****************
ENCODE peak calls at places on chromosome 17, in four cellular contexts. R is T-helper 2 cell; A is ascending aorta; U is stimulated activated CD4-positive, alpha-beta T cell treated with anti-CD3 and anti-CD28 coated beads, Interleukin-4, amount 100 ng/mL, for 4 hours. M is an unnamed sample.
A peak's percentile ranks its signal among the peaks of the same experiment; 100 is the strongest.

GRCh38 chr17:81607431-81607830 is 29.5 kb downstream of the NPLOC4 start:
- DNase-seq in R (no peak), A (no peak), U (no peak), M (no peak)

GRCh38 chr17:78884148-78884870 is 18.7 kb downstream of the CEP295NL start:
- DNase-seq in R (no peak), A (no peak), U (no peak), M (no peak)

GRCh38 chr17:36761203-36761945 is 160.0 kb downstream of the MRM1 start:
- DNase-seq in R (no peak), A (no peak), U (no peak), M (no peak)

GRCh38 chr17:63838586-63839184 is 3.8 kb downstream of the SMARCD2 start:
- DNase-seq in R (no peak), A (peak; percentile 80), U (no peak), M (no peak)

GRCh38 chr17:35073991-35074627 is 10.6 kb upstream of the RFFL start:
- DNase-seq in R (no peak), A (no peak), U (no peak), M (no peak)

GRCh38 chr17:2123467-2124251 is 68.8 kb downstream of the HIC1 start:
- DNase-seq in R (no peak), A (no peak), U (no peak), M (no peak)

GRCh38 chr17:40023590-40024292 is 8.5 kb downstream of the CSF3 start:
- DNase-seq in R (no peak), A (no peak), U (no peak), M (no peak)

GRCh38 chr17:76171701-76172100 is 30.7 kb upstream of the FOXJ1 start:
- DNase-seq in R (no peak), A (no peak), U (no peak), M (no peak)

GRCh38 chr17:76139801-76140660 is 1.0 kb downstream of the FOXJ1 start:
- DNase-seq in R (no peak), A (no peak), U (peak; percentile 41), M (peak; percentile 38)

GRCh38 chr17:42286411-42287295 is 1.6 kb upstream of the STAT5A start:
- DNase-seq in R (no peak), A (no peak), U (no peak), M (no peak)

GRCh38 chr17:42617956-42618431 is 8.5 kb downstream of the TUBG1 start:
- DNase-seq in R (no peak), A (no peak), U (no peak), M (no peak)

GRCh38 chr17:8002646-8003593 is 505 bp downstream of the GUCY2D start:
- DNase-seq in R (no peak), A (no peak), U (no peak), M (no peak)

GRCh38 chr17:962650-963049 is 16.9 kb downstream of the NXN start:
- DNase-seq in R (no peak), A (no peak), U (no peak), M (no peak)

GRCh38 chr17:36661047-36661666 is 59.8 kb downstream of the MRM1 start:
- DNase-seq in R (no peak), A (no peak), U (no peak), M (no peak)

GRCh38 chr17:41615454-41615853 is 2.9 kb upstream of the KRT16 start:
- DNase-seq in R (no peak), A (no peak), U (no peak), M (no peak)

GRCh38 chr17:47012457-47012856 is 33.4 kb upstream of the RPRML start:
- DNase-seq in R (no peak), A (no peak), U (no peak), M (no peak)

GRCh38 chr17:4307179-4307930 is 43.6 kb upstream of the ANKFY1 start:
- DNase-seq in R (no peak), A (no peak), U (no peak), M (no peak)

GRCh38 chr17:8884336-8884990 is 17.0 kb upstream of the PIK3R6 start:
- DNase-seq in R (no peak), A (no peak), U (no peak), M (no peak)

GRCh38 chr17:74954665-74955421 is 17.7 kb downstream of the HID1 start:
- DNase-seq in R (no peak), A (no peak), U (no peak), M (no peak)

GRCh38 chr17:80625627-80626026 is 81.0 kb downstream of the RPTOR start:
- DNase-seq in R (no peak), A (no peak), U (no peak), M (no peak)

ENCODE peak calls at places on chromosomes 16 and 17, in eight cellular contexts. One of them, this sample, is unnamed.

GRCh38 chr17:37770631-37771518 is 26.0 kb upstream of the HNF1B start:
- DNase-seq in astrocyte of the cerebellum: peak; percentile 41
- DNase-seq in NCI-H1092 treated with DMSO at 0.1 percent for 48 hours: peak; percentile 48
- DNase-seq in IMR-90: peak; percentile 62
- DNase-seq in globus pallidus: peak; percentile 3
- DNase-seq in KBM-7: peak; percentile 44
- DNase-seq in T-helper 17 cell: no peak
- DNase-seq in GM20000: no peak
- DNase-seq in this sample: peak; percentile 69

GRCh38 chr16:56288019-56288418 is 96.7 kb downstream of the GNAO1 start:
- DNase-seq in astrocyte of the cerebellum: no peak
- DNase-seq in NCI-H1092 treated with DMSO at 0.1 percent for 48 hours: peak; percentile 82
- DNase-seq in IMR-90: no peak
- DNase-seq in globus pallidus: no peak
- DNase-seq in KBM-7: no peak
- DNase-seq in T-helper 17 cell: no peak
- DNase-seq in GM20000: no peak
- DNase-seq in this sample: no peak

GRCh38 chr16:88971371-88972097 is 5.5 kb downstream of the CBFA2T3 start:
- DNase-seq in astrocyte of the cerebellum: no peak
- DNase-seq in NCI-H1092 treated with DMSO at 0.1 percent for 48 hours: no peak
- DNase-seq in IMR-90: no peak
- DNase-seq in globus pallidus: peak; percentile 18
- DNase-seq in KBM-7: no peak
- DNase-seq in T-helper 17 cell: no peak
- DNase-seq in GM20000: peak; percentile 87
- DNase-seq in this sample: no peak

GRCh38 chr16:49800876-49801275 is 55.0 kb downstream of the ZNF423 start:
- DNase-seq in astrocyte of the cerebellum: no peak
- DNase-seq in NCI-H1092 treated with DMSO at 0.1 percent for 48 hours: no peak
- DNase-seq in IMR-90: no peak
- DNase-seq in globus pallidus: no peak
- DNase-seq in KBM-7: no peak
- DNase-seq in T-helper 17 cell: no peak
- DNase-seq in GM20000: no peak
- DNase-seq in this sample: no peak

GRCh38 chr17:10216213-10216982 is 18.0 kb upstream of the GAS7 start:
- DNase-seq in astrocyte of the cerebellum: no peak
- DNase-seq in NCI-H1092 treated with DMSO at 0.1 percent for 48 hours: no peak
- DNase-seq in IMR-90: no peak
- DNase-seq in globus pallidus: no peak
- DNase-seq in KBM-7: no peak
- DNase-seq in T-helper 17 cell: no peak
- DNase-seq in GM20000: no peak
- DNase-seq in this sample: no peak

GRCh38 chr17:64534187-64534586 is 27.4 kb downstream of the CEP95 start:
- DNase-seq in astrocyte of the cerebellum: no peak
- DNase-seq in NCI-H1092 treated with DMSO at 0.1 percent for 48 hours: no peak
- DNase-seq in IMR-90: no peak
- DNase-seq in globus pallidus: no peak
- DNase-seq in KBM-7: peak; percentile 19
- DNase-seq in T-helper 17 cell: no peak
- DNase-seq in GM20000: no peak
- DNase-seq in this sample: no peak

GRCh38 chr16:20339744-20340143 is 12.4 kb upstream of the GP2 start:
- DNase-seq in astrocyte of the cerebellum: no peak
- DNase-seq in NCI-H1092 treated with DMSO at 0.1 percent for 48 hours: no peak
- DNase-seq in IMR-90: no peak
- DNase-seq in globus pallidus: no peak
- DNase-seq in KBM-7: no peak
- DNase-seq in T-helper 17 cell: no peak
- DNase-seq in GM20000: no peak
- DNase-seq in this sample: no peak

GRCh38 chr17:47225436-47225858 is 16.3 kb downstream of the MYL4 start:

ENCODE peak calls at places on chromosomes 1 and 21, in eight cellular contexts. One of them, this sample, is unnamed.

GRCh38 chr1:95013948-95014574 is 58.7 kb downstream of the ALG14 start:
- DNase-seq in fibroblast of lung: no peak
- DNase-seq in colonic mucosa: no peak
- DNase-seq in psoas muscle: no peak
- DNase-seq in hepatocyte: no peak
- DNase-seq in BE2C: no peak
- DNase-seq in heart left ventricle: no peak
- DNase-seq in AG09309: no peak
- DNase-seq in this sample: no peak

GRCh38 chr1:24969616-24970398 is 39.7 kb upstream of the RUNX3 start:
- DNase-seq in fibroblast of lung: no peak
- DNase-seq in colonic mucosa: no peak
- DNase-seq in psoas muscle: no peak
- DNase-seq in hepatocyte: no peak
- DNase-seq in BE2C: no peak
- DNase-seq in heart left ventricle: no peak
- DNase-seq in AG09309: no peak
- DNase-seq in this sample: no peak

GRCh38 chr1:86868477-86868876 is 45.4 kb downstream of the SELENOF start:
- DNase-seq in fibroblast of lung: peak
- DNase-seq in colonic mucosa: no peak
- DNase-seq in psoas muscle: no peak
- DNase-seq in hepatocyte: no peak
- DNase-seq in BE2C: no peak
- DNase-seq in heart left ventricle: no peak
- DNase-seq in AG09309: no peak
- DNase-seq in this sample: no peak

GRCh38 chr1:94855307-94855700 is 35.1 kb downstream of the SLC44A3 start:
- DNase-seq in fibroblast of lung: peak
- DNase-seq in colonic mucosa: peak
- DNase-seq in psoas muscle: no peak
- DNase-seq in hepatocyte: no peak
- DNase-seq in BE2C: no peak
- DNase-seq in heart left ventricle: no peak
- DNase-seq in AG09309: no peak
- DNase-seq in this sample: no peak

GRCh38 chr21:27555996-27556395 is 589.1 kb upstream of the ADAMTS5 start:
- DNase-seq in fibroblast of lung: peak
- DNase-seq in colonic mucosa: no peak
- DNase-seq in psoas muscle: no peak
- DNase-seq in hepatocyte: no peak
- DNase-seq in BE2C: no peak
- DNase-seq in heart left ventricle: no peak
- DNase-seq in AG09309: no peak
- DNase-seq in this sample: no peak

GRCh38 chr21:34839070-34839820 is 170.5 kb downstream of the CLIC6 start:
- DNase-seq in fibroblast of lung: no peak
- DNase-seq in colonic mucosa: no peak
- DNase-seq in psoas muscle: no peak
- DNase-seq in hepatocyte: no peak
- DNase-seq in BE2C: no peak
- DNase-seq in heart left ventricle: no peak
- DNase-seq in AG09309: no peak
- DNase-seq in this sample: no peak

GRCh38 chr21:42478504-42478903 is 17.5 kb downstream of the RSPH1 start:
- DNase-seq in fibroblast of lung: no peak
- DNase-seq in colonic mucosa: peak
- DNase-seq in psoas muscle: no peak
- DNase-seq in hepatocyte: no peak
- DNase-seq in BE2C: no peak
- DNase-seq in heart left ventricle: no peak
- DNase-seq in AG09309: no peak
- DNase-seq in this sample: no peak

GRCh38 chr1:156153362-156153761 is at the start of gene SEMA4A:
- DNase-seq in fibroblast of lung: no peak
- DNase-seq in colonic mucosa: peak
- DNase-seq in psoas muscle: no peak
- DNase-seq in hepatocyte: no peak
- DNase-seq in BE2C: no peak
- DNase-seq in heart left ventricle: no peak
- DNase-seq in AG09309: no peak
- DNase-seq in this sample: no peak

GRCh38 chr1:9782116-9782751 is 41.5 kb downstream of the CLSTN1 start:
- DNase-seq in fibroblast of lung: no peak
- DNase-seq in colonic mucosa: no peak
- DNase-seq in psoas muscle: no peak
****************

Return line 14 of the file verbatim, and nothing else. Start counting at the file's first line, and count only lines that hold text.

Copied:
- DNase-seq in R (no peak), A (no peak), U (no peak), M (no peak)